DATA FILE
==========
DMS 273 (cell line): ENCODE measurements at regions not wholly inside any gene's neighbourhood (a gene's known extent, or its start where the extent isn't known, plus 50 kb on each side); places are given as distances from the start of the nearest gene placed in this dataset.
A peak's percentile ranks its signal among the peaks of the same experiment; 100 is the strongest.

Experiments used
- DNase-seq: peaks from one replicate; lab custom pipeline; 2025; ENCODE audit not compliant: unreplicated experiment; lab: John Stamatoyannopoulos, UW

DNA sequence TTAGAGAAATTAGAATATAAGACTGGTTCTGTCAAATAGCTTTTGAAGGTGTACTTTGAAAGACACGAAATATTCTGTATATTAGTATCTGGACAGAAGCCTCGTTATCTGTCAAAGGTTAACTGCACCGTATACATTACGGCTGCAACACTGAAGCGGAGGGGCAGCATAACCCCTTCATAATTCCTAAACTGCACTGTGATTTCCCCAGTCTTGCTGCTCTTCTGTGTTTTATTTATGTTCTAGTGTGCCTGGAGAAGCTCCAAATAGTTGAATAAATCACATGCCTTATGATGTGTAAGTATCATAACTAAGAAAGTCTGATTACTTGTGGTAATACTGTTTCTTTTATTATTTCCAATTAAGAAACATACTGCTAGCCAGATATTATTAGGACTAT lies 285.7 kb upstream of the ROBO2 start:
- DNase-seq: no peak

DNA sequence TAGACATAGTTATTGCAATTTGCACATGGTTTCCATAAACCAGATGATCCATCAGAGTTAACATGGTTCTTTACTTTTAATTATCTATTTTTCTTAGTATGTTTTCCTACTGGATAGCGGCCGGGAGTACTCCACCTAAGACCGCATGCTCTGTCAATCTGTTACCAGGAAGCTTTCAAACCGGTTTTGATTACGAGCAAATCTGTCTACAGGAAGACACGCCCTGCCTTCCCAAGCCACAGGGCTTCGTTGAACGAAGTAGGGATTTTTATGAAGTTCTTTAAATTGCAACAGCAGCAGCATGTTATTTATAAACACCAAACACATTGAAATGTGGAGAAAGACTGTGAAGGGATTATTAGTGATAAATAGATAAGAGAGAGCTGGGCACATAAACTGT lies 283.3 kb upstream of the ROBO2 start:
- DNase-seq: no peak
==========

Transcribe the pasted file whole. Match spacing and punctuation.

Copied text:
DMS 273 (cell line): ENCODE measurements at regions not wholly inside any gene's neighbourhood (a gene's known extent, or its start where the extent isn't known, plus 50 kb on each side); places are given as distances from the start of the nearest gene placed in this dataset.
A peak's percentile ranks its signal among the peaks of the same experiment; 100 is the strongest.

Experiments used
- DNase-seq: peaks from one replicate; lab custom pipeline; 2025; ENCODE audit not compliant: unreplicated experiment; lab: John Stamatoyannopoulos, UW

DNA sequence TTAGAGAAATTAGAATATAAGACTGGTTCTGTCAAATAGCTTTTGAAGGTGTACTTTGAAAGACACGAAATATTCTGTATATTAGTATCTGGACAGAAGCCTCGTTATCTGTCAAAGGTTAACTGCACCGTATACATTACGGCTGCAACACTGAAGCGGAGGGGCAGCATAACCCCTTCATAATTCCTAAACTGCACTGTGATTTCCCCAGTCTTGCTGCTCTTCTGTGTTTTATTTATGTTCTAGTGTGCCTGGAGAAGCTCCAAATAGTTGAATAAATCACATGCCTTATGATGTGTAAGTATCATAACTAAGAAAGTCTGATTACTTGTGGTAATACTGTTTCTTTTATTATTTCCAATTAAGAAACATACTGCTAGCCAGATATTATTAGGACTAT lies 285.7 kb upstream of the ROBO2 start:
- DNase-seq: no peak

DNA sequence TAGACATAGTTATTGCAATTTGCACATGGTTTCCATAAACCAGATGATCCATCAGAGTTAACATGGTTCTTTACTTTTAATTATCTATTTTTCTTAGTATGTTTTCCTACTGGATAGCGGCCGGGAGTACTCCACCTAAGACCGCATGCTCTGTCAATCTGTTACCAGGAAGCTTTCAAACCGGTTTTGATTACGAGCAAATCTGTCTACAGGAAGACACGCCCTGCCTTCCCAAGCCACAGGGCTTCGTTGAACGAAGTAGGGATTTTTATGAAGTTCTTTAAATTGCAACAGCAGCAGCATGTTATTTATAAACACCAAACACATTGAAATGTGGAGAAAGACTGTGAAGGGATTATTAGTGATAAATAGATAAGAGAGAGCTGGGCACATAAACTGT lies 283.3 kb upstream of the ROBO2 start:
- DNase-seq: no peak